The implications of the government’s new Efficiency and Reform Group

After its election in 2010, the Conservative government identified as one of its key objectives the identification and minimisation of waste. The public sector makes up around 15 percent of the economy and spends £1 out of every £7; so even minor gains can result in large benefits for taxpayers.

Successive administrations have compounded the inefficiencies found in the purchase of goods and services in the government sector. The government established an Efficiency and Reform Group tasked with making the necessary changes in public service culture. The goal was to maintain the same level of front line service to the public, but at a reduced cost.

The group’s objectives have serious potential impact on suppliers to the government. For example in the technology sector, projects worth more than £1m were reviewed and put on hold and new structures were considered such as cloud technology and outsourcing.

The effect on small and medium enterprises (SME’s) was expected to be positive as government departments looked for a better deal from suppliers. In 2010, SME’s were receiving only 6 percent of total public sector spending yet made up 50 percent of the economy.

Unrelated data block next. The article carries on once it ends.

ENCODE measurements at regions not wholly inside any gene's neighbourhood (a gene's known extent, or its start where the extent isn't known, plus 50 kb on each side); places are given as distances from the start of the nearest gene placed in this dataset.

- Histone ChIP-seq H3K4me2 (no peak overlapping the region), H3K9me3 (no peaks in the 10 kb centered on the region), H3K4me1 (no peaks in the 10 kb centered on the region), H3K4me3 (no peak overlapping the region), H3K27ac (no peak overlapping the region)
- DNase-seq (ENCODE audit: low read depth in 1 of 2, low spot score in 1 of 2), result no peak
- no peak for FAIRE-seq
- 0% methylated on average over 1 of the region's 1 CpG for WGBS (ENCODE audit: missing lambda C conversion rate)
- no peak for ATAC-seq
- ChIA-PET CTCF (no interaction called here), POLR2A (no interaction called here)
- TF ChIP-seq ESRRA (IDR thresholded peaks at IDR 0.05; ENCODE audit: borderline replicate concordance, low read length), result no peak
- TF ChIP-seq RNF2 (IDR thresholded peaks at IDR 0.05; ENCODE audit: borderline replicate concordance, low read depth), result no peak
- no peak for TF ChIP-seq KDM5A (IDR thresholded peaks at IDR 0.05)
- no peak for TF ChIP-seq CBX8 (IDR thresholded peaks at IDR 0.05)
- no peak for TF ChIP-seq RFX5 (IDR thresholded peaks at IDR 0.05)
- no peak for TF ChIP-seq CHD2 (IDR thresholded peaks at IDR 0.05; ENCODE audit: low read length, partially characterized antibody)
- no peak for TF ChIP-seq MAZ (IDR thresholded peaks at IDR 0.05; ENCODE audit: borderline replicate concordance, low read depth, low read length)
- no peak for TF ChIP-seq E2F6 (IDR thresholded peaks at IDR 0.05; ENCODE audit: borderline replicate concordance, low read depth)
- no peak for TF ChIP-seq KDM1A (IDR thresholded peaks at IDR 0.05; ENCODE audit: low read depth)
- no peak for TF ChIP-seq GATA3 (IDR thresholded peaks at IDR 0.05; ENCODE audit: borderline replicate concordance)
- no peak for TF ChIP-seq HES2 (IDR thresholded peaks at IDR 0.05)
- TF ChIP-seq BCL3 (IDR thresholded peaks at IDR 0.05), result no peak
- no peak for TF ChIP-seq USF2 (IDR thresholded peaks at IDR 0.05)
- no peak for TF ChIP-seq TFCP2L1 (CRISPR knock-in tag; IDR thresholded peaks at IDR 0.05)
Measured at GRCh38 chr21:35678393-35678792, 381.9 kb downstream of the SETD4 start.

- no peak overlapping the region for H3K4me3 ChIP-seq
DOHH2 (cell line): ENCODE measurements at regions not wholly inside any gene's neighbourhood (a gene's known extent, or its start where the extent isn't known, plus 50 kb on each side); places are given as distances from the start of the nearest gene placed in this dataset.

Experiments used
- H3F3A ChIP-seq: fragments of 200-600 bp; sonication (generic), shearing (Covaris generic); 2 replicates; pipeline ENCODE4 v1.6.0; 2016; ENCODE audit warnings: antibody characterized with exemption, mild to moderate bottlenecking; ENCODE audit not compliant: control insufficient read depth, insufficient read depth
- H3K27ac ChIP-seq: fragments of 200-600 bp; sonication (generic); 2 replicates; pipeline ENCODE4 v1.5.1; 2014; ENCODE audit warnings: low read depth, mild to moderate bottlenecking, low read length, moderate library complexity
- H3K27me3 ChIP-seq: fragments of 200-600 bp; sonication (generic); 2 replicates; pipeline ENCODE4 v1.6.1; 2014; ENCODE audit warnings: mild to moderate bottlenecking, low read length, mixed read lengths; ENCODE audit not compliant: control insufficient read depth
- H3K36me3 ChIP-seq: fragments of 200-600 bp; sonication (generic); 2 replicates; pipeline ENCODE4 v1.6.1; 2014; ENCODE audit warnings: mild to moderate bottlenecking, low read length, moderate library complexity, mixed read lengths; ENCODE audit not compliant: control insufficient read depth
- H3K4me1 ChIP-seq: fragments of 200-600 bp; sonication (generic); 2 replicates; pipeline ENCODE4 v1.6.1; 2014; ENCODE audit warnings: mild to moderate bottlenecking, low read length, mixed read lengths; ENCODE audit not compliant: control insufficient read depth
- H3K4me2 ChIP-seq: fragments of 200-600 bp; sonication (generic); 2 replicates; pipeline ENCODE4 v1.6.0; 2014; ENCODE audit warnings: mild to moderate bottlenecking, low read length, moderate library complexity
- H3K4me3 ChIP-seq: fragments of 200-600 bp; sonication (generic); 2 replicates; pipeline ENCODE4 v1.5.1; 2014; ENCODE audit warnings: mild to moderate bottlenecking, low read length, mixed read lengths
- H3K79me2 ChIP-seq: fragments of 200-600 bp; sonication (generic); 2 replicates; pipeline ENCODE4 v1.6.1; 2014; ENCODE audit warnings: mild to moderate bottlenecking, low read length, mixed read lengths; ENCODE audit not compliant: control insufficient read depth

Francis Maude, who co-chairs the reform group, says a more level playing field for SME’s was essential to promote competition amongst suppliers. The objective was for SME’s to account for 25 percent of government spending by the end of the current parliamentary term.

The new environment would provide many gains to small business, especially amongst suppliers in the technology sector. Value added businesses, start-ups and niche sector players who could deliver customised solutions would be keenly awaiting opportunities to bid on government contracts. The reforms would enhance the work being promoted by the Business Innovation and Skills department.

The benefits to taxpayers from a more competitive marketplace are likely to be lower costs, more innovation and ultimately better public services. But some groups urge caution, stressing that a goal of efficiency is nothing new and that all stakeholders will need time to adjust to the new environment.